API event sites ...


API's topic library ...
The topic sites in our library offer gateways to information on body condition scoring, beef cow efficiency, country-of-origin labeling, targeting the Certified Angus Beef® brand and more.


Sign up for ...



Angus Productions Inc.
Copyright © 2012
Angus Productions Inc.

Genetics of Disease

by Troy Smith for Angus Productions Inc.

NASHVILLE, Tenn. (Feb. 1, 2012) — Among the topics discussed during the 2012 Cattle Industry Convention was the potential for using modern genomic tools to manage cattle health. A Cattlemen’s College session addressed opportunities to develop DNA tests for use in selecting against susceptibility to bovine respiratory disease (BRD).
Information regarding the prevalence, causal factors and strategies for combating BRD was presented by South Dakota State University veterinarian Chris Chase. Calling it the most significant cattle disease, Chase said BRD results in high mortality, and morbidity costs due to medication, labor and increased feeding time. Adding in costs of reduced average daily gain and feed conversion, BRD represents an estimated $625 million annual cost to the industry.
Mark Enns

Problems resulting from inaccurate diagnosis of BRD have led to low estimates of heritability from field data, said CSU's Mark Enns. However, evidence does suggest differences in susceptibility to the disease. [PHOTOS BY TROY SMITH]

Colorado State University geneticist Mark Enns said the lack of adequate field data has been a barrier to identifying animals most susceptible to pathogens and eliminating them from breeding herds through genetic selection. The problems stem from inaccurate diagnosis, since not all sick animals may be identified and healthy animals are sometimes classified among the sick. Additionally, some susceptible animals are not identified because they were not exposed to the pathogen.
“The result is low estimates of heritability from field data,” said Enns. “But there is evidence showing there are differences in susceptibility.”
Enns cited evidence suggesting the heritability is 0.18, which is not high. It is, however, similar to that of milk production, and expected progeny differences (EPDs) for milk have been used successfully.
“Realizing the field data is noisy, it’s likely [that] the best opportunity for increasing accuracy of selection is through DNA markers,” said Enns. “That doesn’t mean we don’t need data to support good decisions.”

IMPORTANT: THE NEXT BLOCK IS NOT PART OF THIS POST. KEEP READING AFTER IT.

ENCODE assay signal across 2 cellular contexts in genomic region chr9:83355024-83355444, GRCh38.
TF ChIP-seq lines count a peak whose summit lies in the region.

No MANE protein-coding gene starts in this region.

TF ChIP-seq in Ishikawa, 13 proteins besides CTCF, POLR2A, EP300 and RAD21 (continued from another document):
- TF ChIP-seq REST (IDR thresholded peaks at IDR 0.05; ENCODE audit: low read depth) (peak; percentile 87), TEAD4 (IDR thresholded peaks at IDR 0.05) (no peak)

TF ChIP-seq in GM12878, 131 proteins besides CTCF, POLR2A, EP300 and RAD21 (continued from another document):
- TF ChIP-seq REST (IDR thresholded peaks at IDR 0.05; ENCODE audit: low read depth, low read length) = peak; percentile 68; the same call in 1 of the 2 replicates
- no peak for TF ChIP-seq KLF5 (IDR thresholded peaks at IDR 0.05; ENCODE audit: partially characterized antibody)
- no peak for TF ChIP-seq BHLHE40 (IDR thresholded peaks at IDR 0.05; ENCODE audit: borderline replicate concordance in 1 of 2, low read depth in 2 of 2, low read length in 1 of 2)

Alison Van Enennaam

Alison Van Enennaam, UC–Davis, described a new national research project for collecting needed BRD field data.

Alison Van Enennaam, University of California-Davis geneticist, described a new national research project for collecting needed field data. The BRD Complex Coordinated Agricultural Project (BRD CAP) will utilize two separate cattle populations for data collection, with each 2,000-head population divided into case and control groups. Two additional groups (1,000 head each) will be used to validate results from the discovery populations.
All cattle will be genotyped, using the 700K high-density SNP chip, with the objective of finding gene markers associated with susceptibility to BRD.
“We’re hoping,” said Van Enennaam, “with the high-density chip, DNA tests would work across breeds.”


Editor’s Note: The above article was written under contract or by staff of Angus Productions Inc. (API). It may not be reprinted without express permission of API. To request reprint permision, contact the editor at 816-383-5200.


www.4cattlemen.com is an event coverage site provided by the editorial team at Angus Productions Inc. (API), publisher of the Angus Journal, the Angus Beef Bulletin, the Angus Beef Bulletin EXTRA and the Angus e-List. For questions about this site, to submit an article for our consideration, or to report a broken link, contact the editor at 816-383-5200; 3201 Frederick Ave., Saint Joseph, MO 64506.


API claims copyright to this web site as presented. We welcome educational venues and cattlemen to link to this site as a service to their audience.